Eighteen-Fifty-Four was a Marian Year. The doctrine of the Immaculate Conception was to be declared a Matter of Faith on December 8th of that year and already preparations were being made in the Diocese to celebrate this solemn event with suitable ceremony. It was at this period in the history of world and local events that the Catholics of Scarborough decided that the time had come for them to think of building a church.
There were in the township, in the neighbourhood of 4,000 inhabitants. John Torrance was Reeve that year; William Clark, Deputy Reeve, the Councillors were George Stephenson, William H. Norris and Thomas Kennedy; the Treasurer was William Helliwell and the Clerk, Stephen Closson.
It was a township of well-ordered farms, presenting a very different picture from the one seen by the early settlers who followed the road through the forest from the new capital of York more than fifty years before.
In the last years of the Eighteenth Century, when the first settlers, David Thomson built his log house on Lot 24 of the First Concession, there were few Catholics in the section of Upper Canada now in the Diocese of Toronto – then included in the vast Diocese of Quebec, and there was no Catholic Church. For almost a quarter of a century, the clergy who visited the scattered settlers, said Mass and held devotions in the homes of the faithful.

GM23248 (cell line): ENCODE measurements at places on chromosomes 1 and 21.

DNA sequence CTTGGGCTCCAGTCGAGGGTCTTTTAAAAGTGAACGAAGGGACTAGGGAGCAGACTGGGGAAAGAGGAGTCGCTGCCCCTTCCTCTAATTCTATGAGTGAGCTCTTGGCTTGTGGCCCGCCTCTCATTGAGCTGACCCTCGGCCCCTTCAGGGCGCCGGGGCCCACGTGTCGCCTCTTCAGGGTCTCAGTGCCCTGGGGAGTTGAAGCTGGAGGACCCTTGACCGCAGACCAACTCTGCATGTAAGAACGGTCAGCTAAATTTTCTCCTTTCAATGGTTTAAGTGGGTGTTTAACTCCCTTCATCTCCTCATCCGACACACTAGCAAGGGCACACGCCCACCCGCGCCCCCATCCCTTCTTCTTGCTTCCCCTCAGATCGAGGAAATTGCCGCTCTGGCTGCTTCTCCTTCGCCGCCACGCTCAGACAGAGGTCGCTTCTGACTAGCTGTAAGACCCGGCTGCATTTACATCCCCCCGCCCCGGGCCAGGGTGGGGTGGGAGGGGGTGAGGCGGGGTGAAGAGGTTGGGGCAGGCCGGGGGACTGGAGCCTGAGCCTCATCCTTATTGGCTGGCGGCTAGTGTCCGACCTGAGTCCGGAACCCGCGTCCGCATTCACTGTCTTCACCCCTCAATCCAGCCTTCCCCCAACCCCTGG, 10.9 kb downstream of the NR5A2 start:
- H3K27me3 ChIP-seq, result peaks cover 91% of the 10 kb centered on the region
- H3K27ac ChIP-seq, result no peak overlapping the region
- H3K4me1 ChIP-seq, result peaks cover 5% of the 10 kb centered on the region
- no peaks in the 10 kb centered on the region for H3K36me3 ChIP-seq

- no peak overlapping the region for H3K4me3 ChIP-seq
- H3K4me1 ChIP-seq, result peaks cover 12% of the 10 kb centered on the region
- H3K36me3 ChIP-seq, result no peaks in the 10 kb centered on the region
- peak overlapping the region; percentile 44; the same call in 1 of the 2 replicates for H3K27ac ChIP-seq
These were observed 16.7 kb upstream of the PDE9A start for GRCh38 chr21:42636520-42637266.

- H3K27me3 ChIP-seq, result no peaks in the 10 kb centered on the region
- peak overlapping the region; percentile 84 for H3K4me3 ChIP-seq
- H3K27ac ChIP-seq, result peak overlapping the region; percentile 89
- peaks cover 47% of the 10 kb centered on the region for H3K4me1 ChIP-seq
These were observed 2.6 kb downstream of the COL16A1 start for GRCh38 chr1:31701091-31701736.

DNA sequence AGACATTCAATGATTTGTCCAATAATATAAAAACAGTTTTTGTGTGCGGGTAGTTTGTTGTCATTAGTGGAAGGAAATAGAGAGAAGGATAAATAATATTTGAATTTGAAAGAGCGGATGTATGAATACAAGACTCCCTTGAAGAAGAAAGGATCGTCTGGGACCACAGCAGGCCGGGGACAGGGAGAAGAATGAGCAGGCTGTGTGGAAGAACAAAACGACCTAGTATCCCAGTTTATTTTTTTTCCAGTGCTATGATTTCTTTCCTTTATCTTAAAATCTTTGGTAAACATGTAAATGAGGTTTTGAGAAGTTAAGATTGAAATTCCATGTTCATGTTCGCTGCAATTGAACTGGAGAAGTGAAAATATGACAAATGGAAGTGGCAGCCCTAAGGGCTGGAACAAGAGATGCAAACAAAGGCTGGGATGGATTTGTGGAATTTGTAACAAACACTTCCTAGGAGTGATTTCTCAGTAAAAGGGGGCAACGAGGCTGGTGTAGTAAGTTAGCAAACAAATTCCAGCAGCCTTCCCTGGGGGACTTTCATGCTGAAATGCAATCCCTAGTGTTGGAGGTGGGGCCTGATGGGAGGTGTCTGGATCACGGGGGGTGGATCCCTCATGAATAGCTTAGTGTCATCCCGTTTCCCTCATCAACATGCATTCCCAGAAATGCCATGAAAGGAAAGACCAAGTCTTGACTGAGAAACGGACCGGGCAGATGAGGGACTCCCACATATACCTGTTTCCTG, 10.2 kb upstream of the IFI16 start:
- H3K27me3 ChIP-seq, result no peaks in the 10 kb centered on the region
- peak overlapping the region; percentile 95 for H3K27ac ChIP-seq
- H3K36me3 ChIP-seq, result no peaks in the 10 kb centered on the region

St. Paul’s, the first Catholic Church in the town of York, was erected in 1822 and the priests who served here also visited the surrounding townships. These visits would not have been very frequent for the few priests then in the Diocese had enormous territories to cover. It is possible, of course, that Scarborough being fairly close to York, was visited a little more frequently than some of the other townships, or that the few Catholics in these parts journeyed to St. Paul’s from time to time.
In 1819, the Reverend Alexander Macdonell, a Scottish priest and a Vicar General of the Diocese of Quebec, for Upper Canada, was named Auxiliary to the Bishop of Quebec and Titular Bishop of Rhesaena, and in 1826 Upper Canada was erected into a separate diocese and Bishop Macdonell was named first Ordinary with the title of Bishop of Kingston. As Vicar General and later as Bishop, he made many missionary tours through the country which is now the Province of Ontario.
The following are some of the priests most likely to have made missionary visits to Scarborough in the years following the building of the church at York. They were stationed either at York or appointed to visit the outside missions.
- Reverend James Crowley, first resident pastor at York, arrived in September 1824 and remained until March, 1826.